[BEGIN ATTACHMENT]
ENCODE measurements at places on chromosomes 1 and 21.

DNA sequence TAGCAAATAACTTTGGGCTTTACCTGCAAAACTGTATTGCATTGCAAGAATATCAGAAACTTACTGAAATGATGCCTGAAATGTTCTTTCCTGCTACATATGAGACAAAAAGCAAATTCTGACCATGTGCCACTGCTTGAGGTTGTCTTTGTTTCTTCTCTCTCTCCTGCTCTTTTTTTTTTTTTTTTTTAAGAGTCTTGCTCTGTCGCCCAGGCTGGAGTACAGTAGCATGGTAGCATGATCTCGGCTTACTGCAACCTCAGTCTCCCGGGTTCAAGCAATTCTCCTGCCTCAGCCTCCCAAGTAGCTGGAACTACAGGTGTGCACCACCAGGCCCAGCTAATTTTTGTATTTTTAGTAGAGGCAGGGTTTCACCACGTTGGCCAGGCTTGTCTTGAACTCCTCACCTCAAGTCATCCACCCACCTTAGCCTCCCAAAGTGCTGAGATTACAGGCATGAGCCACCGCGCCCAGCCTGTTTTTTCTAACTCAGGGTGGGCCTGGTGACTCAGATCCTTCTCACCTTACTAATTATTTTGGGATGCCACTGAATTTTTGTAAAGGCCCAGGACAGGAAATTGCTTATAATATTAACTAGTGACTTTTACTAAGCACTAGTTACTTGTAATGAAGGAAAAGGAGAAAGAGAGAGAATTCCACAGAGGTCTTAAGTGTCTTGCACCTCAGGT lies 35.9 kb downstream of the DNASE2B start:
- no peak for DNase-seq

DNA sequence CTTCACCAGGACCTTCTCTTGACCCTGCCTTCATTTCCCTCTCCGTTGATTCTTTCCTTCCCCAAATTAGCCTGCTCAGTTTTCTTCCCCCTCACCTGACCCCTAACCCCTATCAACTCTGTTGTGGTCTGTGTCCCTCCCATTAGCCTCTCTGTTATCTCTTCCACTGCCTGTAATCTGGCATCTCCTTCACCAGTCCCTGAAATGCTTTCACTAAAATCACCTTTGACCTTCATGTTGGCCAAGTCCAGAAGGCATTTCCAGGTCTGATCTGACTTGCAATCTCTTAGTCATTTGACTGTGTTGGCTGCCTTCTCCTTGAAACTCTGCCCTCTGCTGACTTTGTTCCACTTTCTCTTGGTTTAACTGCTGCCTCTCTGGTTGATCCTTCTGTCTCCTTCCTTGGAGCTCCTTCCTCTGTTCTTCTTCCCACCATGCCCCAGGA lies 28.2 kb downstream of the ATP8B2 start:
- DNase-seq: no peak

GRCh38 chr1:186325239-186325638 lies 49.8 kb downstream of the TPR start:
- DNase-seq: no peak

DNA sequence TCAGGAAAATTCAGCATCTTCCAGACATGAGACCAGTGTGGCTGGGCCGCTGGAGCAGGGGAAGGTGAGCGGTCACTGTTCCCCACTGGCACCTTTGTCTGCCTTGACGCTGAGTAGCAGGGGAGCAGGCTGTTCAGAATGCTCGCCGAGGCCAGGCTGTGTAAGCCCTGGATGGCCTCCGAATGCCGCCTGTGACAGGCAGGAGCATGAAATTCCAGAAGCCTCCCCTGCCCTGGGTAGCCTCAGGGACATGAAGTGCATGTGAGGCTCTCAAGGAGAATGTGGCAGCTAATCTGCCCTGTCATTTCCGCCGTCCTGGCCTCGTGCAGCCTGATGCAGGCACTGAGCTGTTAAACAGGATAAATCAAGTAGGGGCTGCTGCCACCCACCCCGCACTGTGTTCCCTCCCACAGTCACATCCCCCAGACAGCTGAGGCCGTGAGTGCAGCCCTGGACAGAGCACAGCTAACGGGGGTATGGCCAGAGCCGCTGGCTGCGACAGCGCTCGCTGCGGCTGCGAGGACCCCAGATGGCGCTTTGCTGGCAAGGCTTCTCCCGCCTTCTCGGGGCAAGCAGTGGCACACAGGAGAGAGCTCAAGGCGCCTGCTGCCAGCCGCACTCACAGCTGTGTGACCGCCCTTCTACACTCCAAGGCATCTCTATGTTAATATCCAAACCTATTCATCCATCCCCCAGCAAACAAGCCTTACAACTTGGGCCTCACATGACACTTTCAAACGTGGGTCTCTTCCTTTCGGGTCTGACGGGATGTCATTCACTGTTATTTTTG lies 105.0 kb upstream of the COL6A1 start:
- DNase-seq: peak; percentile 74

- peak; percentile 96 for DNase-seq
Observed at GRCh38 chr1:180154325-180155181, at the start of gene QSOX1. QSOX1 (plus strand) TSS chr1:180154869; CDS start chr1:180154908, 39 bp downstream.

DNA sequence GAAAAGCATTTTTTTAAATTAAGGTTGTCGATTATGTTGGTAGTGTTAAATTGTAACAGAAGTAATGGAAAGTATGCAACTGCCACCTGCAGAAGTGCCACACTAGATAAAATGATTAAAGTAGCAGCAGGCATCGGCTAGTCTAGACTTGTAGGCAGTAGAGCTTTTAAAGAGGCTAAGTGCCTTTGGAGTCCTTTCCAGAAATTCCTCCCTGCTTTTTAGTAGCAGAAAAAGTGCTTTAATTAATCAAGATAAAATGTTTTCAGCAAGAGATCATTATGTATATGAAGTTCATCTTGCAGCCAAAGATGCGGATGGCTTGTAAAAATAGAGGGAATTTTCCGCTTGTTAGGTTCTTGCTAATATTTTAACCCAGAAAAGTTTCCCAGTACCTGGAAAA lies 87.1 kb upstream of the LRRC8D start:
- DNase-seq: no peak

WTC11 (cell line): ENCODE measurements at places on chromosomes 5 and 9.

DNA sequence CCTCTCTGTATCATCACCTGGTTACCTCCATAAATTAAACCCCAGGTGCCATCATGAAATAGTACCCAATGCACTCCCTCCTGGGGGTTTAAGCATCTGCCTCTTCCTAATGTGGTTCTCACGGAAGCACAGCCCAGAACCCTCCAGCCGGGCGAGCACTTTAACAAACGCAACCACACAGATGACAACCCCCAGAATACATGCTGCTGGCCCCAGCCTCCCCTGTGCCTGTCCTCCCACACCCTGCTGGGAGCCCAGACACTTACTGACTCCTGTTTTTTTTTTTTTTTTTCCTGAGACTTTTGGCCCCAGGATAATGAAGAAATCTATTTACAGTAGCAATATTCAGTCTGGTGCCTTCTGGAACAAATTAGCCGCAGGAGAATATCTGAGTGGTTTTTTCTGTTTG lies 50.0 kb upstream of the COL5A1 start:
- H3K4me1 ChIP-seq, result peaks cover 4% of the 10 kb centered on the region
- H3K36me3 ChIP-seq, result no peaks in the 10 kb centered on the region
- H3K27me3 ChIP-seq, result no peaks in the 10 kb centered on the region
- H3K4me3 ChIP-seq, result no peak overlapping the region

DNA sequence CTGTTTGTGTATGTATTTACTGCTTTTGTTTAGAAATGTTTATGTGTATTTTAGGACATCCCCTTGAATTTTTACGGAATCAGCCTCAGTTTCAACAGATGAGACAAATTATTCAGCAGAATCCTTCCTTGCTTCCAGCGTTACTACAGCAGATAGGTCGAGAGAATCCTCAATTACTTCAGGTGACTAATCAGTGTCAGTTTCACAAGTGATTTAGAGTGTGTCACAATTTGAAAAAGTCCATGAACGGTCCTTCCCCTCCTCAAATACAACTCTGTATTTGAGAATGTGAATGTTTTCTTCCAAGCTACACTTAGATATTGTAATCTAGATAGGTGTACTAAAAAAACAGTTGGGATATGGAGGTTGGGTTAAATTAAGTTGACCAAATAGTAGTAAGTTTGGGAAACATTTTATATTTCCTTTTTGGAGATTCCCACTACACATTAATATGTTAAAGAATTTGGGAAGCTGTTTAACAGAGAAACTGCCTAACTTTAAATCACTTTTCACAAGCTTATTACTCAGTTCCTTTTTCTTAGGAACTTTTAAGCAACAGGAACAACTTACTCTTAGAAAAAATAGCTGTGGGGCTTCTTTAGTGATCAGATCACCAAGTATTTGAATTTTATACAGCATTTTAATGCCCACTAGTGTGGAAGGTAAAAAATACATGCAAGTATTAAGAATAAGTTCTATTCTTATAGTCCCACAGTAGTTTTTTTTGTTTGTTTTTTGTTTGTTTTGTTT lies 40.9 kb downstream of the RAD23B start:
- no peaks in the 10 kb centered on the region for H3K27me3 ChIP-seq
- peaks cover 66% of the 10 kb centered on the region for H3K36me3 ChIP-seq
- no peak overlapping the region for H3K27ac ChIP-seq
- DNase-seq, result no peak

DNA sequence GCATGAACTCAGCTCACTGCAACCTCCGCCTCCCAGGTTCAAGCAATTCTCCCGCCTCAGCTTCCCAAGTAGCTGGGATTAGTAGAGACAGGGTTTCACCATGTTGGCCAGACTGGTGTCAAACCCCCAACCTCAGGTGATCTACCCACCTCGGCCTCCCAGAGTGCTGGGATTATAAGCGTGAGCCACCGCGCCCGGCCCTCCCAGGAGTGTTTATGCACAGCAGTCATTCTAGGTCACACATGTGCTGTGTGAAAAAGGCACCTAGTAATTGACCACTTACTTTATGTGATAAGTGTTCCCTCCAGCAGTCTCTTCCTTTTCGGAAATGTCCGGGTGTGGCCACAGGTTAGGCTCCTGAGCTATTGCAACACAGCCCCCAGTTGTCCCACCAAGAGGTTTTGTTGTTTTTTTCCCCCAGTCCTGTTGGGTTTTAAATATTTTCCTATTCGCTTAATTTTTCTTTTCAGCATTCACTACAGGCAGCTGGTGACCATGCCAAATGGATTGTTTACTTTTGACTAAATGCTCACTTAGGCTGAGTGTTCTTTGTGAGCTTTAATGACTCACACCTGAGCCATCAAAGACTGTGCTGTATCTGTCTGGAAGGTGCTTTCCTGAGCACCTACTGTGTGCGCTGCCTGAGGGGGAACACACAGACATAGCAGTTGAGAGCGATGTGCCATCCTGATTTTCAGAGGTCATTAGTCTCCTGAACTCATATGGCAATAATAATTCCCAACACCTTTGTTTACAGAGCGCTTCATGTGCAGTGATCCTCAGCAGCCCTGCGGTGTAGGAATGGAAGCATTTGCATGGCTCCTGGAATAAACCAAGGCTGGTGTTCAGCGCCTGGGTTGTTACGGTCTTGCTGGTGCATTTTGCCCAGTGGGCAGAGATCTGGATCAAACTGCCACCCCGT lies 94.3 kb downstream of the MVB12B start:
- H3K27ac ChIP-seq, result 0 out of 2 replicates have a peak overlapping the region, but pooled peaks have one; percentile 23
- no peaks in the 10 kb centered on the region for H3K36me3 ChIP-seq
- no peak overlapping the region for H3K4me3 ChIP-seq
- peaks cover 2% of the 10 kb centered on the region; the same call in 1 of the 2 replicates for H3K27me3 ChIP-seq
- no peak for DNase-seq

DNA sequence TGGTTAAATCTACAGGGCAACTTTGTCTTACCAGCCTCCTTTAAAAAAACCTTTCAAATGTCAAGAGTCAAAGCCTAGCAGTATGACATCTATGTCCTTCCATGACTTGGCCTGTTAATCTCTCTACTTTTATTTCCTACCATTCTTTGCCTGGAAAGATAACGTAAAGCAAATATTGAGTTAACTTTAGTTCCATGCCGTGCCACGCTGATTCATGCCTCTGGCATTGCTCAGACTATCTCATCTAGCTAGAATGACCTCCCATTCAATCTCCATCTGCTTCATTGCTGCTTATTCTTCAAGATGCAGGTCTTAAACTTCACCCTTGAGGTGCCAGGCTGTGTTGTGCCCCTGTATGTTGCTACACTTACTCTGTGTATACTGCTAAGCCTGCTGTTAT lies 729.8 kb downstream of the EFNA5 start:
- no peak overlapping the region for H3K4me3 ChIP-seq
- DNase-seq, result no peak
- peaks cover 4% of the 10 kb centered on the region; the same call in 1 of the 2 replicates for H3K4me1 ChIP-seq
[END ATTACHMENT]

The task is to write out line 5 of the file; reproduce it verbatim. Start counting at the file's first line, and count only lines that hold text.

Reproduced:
- DNase-seq: no peak